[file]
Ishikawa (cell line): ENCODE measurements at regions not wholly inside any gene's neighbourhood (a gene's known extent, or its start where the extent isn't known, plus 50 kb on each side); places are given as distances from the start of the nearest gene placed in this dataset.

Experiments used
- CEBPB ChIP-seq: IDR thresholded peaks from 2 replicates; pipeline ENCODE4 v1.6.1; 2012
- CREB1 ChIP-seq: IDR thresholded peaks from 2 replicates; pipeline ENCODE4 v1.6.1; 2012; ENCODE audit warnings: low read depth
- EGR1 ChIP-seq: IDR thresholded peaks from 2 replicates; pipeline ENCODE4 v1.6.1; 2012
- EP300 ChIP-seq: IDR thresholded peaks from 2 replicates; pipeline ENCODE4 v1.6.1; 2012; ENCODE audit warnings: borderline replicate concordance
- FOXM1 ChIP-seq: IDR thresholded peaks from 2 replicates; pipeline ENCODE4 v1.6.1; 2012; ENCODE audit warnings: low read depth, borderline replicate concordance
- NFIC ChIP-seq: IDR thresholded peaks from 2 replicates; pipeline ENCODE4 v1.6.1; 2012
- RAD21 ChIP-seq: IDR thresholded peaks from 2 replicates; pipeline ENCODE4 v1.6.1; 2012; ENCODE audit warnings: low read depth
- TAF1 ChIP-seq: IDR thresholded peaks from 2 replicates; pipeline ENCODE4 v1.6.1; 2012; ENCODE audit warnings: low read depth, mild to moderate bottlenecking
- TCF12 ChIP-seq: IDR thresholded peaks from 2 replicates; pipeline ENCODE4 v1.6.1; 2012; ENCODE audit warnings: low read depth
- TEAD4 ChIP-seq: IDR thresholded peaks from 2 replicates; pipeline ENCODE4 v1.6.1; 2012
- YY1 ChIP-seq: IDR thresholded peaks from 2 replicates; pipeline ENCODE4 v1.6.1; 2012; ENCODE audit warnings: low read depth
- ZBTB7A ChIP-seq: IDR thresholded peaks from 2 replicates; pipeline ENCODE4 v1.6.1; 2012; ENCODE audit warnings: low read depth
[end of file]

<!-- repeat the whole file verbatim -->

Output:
Ishikawa (cell line): ENCODE measurements at regions not wholly inside any gene's neighbourhood (a gene's known extent, or its start where the extent isn't known, plus 50 kb on each side); places are given as distances from the start of the nearest gene placed in this dataset.

Experiments used
- CEBPB ChIP-seq: IDR thresholded peaks from 2 replicates; pipeline ENCODE4 v1.6.1; 2012
- CREB1 ChIP-seq: IDR thresholded peaks from 2 replicates; pipeline ENCODE4 v1.6.1; 2012; ENCODE audit warnings: low read depth
- EGR1 ChIP-seq: IDR thresholded peaks from 2 replicates; pipeline ENCODE4 v1.6.1; 2012
- EP300 ChIP-seq: IDR thresholded peaks from 2 replicates; pipeline ENCODE4 v1.6.1; 2012; ENCODE audit warnings: borderline replicate concordance
- FOXM1 ChIP-seq: IDR thresholded peaks from 2 replicates; pipeline ENCODE4 v1.6.1; 2012; ENCODE audit warnings: low read depth, borderline replicate concordance
- NFIC ChIP-seq: IDR thresholded peaks from 2 replicates; pipeline ENCODE4 v1.6.1; 2012
- RAD21 ChIP-seq: IDR thresholded peaks from 2 replicates; pipeline ENCODE4 v1.6.1; 2012; ENCODE audit warnings: low read depth
- TAF1 ChIP-seq: IDR thresholded peaks from 2 replicates; pipeline ENCODE4 v1.6.1; 2012; ENCODE audit warnings: low read depth, mild to moderate bottlenecking
- TCF12 ChIP-seq: IDR thresholded peaks from 2 replicates; pipeline ENCODE4 v1.6.1; 2012; ENCODE audit warnings: low read depth
- TEAD4 ChIP-seq: IDR thresholded peaks from 2 replicates; pipeline ENCODE4 v1.6.1; 2012
- YY1 ChIP-seq: IDR thresholded peaks from 2 replicates; pipeline ENCODE4 v1.6.1; 2012; ENCODE audit warnings: low read depth
- ZBTB7A ChIP-seq: IDR thresholded peaks from 2 replicates; pipeline ENCODE4 v1.6.1; 2012; ENCODE audit warnings: low read depth